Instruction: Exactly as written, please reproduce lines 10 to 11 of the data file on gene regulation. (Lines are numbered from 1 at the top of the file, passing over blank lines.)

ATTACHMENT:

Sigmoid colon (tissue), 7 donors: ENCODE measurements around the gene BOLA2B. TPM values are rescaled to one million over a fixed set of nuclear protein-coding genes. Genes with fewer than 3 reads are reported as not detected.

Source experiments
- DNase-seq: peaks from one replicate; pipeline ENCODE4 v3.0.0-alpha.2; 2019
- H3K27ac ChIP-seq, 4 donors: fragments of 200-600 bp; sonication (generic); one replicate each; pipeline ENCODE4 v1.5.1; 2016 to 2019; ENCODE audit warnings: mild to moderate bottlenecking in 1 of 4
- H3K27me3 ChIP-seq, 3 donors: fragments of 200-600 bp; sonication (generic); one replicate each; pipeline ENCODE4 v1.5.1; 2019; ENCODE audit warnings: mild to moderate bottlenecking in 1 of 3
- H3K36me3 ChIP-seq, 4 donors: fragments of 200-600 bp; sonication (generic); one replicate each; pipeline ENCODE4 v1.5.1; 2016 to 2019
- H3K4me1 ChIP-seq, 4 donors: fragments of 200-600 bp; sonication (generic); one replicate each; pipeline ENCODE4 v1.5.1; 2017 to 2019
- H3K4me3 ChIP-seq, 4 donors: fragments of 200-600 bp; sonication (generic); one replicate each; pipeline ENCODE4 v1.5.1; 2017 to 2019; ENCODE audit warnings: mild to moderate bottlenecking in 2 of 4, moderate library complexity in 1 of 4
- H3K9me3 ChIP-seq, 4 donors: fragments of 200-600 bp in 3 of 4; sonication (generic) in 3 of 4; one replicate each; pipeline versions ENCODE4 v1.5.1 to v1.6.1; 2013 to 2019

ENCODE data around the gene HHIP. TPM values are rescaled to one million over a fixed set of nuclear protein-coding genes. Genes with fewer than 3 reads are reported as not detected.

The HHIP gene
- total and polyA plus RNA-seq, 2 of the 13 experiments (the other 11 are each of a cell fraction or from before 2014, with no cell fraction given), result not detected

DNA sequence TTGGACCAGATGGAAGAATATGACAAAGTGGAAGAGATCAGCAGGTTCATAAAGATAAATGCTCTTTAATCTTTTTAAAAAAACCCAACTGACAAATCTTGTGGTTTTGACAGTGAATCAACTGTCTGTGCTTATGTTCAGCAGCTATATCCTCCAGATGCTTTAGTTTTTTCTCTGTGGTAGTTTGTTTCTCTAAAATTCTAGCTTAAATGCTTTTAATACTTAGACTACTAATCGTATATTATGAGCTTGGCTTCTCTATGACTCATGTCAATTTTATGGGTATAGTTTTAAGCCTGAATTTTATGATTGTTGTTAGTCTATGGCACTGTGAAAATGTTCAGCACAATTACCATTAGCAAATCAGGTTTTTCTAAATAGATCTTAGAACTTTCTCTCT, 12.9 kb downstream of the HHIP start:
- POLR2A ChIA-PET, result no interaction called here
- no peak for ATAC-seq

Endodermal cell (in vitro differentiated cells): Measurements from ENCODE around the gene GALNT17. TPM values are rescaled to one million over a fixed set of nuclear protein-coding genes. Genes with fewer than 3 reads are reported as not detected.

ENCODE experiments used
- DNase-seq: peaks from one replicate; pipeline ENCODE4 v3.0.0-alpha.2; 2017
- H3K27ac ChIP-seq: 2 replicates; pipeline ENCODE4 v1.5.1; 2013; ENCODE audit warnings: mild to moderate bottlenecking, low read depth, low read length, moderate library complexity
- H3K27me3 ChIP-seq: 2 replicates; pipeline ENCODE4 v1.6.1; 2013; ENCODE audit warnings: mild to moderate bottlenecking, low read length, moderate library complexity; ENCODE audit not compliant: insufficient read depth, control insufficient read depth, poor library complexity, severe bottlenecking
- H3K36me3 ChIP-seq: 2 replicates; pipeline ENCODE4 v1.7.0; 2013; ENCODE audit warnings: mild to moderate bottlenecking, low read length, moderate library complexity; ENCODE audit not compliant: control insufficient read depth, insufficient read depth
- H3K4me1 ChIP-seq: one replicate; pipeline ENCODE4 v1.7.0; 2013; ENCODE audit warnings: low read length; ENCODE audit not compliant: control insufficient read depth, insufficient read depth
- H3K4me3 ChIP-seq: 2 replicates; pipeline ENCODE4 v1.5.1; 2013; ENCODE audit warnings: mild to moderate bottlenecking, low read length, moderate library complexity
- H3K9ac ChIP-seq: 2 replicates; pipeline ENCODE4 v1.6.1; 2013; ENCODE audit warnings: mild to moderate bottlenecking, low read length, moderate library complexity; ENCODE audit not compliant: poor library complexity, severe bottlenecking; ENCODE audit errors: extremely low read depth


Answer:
ENCODE data around the gene HHIP. TPM values are rescaled to one million over a fixed set of nuclear protein-coding genes. Genes with fewer than 3 reads are reported as not detected.

The HHIP gene